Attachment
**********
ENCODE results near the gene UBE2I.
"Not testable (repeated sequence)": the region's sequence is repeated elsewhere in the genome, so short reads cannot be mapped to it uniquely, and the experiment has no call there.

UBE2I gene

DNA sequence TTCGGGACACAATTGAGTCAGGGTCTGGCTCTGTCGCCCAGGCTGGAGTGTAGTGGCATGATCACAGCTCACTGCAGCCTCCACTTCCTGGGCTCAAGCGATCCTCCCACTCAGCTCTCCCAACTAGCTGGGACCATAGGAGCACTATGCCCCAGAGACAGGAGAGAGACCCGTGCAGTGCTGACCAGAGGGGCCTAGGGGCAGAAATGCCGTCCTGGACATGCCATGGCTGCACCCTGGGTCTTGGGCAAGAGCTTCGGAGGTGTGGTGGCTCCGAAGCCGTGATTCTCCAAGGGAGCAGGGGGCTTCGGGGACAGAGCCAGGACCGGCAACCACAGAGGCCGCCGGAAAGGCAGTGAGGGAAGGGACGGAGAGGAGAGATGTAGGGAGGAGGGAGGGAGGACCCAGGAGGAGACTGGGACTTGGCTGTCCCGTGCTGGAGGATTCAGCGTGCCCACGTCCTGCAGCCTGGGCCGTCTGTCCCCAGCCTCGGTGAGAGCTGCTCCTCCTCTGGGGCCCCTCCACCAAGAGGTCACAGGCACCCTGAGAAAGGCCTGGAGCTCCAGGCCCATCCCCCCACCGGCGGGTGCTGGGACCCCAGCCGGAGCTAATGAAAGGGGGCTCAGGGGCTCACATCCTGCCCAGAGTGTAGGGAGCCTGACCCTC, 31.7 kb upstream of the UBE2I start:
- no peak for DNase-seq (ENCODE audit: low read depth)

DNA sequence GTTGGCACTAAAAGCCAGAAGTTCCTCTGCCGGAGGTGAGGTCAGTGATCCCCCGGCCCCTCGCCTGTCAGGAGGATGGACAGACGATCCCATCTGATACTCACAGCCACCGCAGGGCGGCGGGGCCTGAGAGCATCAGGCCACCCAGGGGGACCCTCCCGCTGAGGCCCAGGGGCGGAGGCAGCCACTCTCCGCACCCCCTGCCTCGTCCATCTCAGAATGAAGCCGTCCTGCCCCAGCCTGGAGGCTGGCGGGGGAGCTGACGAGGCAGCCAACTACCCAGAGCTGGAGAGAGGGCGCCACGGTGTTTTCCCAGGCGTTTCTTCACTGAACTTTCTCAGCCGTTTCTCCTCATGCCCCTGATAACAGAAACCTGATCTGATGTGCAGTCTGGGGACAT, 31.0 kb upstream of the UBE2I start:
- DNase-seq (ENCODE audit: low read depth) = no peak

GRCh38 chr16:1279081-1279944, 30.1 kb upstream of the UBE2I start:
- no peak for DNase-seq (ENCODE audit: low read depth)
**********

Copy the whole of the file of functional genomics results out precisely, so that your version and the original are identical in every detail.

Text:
ENCODE results near the gene UBE2I.
"Not testable (repeated sequence)": the region's sequence is repeated elsewhere in the genome, so short reads cannot be mapped to it uniquely, and the experiment has no call there.

UBE2I gene

DNA sequence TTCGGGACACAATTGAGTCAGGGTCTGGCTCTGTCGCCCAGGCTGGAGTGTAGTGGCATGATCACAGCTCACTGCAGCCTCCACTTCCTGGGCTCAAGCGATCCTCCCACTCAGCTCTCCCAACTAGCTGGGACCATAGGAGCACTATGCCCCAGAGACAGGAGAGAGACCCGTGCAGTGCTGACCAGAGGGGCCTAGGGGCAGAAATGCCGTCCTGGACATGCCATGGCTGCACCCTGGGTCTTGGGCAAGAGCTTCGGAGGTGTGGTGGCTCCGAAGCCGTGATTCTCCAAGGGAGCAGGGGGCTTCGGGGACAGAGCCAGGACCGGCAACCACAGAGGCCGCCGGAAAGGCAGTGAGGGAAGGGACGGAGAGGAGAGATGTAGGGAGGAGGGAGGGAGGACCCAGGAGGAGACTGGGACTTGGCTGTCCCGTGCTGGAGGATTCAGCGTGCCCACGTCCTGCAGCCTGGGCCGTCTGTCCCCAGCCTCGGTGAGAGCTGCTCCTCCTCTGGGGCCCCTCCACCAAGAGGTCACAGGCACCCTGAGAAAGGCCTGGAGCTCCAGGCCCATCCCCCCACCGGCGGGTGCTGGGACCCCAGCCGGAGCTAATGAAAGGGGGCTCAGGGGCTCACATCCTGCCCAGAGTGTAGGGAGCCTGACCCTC, 31.7 kb upstream of the UBE2I start:
- no peak for DNase-seq (ENCODE audit: low read depth)

DNA sequence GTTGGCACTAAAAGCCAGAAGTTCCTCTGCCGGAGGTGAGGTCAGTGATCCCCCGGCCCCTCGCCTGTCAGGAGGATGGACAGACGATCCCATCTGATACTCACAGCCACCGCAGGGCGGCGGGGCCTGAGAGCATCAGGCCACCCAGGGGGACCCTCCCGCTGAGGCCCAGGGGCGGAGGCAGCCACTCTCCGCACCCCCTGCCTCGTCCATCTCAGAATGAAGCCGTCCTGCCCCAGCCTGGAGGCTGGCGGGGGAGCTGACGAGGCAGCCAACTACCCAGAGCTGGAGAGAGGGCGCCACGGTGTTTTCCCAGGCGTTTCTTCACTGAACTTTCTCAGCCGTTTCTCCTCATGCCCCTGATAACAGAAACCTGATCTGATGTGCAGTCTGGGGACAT, 31.0 kb upstream of the UBE2I start:
- DNase-seq (ENCODE audit: low read depth) = no peak

GRCh38 chr16:1279081-1279944, 30.1 kb upstream of the UBE2I start:
- no peak for DNase-seq (ENCODE audit: low read depth)